MONA

You’ve acquired your husband’s worst habits and his moodiness.

GHADA

I’ll stay in my home.

MONA

The pitiful amount of money you inherited is about to run out…how will you pay your rent?

GHADA

Don’t worry about me.

(Short silence.)

MONA

You will have to answer to God for everything you are doing to yourself and to me.

GHADA

We don’t need to have this conversation.

MONA

You’ve deprived me from having grandchildren. Your marriage only brought us trouble.

GHADA

Goodbye mum…look after yourself.

(Ghada gathers her stuff and leaves…in a few seconds we hear the outside door closing. Mona is trying to calm herself down. She brings out a hidden pack of cigarettes and lights one up.)

(Blackout)

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SCENE 2

Anas’ office. Anas is sitting behind his desk, working at a computer. Mozart’s “An Die Einsamkeit” (“The Loneliness”) is playing quietly, barely audible. Enter Ghada.

GHADA

Hi.

ANAS

Hello.

GHADA

I’d like to get my teeth checked.

ANAS

What’s the problem?

GHADA

Sudden bouts of pain.

ANAS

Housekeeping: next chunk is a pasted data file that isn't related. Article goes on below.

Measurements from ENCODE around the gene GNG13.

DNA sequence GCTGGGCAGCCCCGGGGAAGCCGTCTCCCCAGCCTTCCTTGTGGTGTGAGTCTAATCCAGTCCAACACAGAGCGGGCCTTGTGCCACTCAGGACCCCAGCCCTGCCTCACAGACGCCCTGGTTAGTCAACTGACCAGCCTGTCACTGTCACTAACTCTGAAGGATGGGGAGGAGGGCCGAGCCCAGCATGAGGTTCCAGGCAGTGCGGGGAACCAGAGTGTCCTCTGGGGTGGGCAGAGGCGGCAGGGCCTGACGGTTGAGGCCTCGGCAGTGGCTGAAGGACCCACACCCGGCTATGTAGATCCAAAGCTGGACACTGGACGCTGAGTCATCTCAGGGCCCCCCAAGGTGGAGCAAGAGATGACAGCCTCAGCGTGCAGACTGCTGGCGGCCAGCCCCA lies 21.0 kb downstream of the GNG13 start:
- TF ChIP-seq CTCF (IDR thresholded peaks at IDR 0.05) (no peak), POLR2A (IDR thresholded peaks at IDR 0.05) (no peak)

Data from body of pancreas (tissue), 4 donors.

Since when?

GHADA

About a month.

ANAS

Please.

(Anas rises, puts on gloves and turns on the light by the examination chair.)

ANAS

Please, sit down.

GHADA

You’re the doctor?

ANAS

I don’t have a nurse. I have to do everything myself.

(Ghada hesitates for a moment and then approaches the chair while Anas prepares the tools he needs to examine her teeth.)

GHADA

I’ll come back tomorrow.

ANAS

Don’t worry, I don’t have any appointments right now.

GHADA

Better to come back later.

ANAS

I could do a quick examination.

(Ghada hesitates for a moment and then sits on the examination chair. Anas approaches, putting the mask over his mouth. Ghada gets up quickly.)

GHADA

I’d rather book an appointment.

ANAS

As you wish.

(Anas takes off the gloves and the mouth mask, turns off the chair light and goes back to sit behind his desk.)

ANAS

Your name?

GHADA

Ghada.

ANAS

Can you come tomorrow. Around 8:30pm. I only work at the office in the evening, does that suit you?

GHADA

It does.

ANAS

Age?

GHADA (hesitating)

Forty-two.

ANAS

Profession?

GHADA

Officer in the Directorate of Finance.

ANAS

Do you have insurance?

GHADA

I don’t know.

ANAS

Check on that. Maybe your insurance would cover this. Address?

GHADA

Third floor.

ANAS

Pardon?

GHADA

Third floor.

ANAS

You live here?

GHADA

I heard a dentist was transferred here about a month ago.

ANAS